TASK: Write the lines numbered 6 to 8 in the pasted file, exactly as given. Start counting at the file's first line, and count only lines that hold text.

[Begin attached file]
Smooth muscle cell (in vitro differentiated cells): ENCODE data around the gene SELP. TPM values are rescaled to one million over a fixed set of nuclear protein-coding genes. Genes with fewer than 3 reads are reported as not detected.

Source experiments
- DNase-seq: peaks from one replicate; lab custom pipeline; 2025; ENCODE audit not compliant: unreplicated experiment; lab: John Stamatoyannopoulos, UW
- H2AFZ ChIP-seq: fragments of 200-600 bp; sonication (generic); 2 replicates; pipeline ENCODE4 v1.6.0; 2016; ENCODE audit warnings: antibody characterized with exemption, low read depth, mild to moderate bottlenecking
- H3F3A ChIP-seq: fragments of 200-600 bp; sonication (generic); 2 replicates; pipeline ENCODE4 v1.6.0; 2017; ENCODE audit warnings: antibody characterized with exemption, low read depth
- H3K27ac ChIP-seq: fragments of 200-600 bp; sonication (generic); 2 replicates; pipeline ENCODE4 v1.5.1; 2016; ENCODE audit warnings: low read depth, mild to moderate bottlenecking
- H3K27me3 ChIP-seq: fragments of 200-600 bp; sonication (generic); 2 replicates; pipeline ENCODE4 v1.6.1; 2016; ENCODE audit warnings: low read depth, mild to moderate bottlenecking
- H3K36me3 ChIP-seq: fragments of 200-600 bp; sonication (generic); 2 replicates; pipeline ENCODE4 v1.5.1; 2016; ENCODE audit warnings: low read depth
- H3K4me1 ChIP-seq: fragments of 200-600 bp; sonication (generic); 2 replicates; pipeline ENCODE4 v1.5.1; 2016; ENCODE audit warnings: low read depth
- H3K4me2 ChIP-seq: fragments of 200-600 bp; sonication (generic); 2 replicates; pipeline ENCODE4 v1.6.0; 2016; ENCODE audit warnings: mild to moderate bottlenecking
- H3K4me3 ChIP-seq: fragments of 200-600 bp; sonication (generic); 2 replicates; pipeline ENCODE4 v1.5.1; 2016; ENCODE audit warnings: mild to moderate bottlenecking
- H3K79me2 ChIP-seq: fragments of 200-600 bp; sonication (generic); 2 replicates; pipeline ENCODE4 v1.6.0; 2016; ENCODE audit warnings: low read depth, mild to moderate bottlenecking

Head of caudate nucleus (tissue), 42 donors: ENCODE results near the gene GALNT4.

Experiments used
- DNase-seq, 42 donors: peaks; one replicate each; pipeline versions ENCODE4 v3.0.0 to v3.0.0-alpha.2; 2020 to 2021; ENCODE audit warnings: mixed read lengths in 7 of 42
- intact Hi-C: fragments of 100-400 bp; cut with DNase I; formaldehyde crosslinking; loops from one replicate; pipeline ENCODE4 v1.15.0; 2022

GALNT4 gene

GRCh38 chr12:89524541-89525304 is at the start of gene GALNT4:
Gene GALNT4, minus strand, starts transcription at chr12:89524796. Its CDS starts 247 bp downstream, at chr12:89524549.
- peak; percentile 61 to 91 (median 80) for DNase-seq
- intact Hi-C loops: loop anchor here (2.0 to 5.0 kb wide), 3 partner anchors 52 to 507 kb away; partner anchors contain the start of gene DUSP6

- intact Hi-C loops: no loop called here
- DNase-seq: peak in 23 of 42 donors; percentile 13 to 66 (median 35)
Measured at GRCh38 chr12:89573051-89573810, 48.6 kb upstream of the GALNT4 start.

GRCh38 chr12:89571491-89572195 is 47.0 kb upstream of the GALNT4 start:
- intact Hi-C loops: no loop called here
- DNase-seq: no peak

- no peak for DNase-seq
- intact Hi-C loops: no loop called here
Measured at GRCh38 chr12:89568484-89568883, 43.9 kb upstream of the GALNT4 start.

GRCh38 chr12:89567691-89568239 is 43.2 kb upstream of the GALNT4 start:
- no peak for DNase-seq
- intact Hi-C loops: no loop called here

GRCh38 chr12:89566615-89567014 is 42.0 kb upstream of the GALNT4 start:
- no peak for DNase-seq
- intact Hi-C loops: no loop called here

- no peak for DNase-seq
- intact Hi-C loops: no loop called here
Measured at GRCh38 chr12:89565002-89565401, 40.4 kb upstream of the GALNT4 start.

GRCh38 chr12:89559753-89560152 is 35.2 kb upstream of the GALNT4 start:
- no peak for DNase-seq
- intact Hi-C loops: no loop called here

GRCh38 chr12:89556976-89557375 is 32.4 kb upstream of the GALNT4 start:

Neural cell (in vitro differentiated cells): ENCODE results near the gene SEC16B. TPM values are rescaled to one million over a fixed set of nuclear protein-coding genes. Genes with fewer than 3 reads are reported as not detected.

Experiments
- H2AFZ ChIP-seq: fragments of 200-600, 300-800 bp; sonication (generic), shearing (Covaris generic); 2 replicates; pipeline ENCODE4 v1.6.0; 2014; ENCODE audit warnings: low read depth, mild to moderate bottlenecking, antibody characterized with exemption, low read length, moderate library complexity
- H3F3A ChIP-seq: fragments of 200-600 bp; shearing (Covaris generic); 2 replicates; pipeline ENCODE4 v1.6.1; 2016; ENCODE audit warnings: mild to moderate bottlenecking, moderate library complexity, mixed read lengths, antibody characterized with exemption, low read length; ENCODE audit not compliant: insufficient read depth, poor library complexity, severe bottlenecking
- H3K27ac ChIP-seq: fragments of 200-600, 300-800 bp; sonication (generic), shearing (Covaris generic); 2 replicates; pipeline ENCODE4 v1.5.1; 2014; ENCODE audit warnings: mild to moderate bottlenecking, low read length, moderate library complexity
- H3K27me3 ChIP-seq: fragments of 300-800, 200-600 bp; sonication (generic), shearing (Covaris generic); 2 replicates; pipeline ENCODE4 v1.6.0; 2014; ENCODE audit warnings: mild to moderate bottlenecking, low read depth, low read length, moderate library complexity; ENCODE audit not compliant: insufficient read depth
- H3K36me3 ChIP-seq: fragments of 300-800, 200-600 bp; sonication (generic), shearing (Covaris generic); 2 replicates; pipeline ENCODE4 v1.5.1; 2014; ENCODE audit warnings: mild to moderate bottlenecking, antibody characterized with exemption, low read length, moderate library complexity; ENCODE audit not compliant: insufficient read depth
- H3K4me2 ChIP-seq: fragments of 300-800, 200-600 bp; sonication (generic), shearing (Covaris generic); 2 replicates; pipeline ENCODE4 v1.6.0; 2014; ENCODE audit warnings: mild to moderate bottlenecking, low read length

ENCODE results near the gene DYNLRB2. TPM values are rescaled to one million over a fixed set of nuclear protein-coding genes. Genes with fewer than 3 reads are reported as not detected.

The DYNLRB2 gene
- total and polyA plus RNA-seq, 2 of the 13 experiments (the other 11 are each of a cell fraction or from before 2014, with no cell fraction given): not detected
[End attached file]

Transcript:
- H3K27ac ChIP-seq: fragments of 200-600 bp; sonication (generic); 2 replicates; pipeline ENCODE4 v1.5.1; 2016; ENCODE audit warnings: low read depth, mild to moderate bottlenecking
- H3K27me3 ChIP-seq: fragments of 200-600 bp; sonication (generic); 2 replicates; pipeline ENCODE4 v1.6.1; 2016; ENCODE audit warnings: low read depth, mild to moderate bottlenecking
- H3K36me3 ChIP-seq: fragments of 200-600 bp; sonication (generic); 2 replicates; pipeline ENCODE4 v1.5.1; 2016; ENCODE audit warnings: low read depth